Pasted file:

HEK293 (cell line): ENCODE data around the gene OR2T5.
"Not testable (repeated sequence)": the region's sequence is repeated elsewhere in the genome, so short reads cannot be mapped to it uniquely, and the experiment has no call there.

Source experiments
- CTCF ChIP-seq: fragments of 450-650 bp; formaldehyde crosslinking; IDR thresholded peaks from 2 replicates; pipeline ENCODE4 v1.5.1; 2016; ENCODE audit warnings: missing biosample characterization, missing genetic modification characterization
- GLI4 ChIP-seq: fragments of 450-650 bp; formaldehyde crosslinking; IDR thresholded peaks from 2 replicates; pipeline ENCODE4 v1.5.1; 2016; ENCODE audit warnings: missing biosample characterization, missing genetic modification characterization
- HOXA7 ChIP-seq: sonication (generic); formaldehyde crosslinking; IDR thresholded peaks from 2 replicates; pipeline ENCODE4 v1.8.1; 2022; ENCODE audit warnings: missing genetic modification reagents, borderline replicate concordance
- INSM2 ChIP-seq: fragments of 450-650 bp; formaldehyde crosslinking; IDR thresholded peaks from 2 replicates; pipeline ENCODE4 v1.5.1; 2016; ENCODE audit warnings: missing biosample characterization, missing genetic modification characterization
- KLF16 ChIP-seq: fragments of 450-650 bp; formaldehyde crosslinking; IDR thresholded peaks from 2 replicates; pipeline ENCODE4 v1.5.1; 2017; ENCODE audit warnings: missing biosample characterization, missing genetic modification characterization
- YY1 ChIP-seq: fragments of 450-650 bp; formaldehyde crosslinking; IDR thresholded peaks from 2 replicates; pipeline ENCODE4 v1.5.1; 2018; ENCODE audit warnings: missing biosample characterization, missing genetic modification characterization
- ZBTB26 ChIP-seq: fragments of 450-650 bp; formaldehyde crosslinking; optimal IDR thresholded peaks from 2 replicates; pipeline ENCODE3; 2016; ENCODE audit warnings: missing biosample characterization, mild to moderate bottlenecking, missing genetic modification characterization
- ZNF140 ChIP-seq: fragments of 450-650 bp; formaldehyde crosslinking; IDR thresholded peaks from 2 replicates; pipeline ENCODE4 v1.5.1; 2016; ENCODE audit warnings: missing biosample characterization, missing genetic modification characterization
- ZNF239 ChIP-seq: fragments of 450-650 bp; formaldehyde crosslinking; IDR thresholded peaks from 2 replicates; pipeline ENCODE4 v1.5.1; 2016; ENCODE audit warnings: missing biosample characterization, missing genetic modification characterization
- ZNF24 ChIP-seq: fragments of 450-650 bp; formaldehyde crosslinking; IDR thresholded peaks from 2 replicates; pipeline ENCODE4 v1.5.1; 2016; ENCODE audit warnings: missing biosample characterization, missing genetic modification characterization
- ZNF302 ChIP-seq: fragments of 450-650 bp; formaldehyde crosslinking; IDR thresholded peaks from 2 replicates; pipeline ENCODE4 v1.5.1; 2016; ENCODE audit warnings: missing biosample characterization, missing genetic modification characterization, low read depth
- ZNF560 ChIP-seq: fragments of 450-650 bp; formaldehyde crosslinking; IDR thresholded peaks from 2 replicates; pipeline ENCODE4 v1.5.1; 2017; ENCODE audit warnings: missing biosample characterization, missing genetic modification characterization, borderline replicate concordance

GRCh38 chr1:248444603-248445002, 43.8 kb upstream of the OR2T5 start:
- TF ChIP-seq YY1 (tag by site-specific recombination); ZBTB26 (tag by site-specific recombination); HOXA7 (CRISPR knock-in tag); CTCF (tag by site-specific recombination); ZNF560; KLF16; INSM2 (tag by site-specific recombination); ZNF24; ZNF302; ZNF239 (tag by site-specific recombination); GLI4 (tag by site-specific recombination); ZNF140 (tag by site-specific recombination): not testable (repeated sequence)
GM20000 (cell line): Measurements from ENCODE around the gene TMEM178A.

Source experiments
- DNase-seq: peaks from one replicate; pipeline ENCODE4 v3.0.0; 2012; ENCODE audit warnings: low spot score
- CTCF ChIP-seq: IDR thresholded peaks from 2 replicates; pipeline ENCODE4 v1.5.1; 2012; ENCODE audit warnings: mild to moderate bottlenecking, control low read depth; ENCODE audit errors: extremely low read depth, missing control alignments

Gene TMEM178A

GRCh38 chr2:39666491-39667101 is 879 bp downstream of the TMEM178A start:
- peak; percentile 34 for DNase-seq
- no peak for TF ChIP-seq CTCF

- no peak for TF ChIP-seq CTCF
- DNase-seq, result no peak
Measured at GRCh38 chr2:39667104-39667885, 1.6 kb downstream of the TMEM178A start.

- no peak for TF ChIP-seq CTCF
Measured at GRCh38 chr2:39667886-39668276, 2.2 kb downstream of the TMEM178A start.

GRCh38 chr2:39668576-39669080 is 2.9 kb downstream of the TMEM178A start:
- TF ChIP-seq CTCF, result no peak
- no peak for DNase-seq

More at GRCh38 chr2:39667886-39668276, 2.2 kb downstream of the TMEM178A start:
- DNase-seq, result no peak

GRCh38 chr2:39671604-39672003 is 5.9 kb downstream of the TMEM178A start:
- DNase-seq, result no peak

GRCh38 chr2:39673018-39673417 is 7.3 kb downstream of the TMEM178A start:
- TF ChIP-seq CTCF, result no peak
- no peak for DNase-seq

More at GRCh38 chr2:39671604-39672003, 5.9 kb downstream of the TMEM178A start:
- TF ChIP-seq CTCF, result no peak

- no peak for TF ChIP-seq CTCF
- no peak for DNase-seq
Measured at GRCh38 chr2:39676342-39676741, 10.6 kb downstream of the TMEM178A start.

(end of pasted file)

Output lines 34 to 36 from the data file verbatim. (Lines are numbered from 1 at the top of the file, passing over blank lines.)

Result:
More at GRCh38 chr2:39667886-39668276, 2.2 kb downstream of the TMEM178A start:
- DNase-seq, result no peak

GRCh38 chr2:39671604-39672003 is 5.9 kb downstream of the TMEM178A start: